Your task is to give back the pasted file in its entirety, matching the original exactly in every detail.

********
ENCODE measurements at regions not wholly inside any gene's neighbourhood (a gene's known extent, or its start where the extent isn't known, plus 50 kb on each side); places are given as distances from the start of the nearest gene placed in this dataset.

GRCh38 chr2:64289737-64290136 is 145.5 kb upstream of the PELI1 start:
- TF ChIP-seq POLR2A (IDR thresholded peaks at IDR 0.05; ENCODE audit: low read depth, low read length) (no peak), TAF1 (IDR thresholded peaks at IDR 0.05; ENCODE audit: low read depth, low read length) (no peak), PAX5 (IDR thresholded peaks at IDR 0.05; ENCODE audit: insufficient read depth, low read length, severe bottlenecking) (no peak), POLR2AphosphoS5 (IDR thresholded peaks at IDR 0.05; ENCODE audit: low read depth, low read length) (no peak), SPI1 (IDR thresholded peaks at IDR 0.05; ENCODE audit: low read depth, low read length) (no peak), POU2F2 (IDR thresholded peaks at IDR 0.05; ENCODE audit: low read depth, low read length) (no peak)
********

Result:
ENCODE measurements at regions not wholly inside any gene's neighbourhood (a gene's known extent, or its start where the extent isn't known, plus 50 kb on each side); places are given as distances from the start of the nearest gene placed in this dataset.

GRCh38 chr2:64289737-64290136 is 145.5 kb upstream of the PELI1 start:
- TF ChIP-seq POLR2A (IDR thresholded peaks at IDR 0.05; ENCODE audit: low read depth, low read length) (no peak), TAF1 (IDR thresholded peaks at IDR 0.05; ENCODE audit: low read depth, low read length) (no peak), PAX5 (IDR thresholded peaks at IDR 0.05; ENCODE audit: insufficient read depth, low read length, severe bottlenecking) (no peak), POLR2AphosphoS5 (IDR thresholded peaks at IDR 0.05; ENCODE audit: low read depth, low read length) (no peak), SPI1 (IDR thresholded peaks at IDR 0.05; ENCODE audit: low read depth, low read length) (no peak), POU2F2 (IDR thresholded peaks at IDR 0.05; ENCODE audit: low read depth, low read length) (no peak)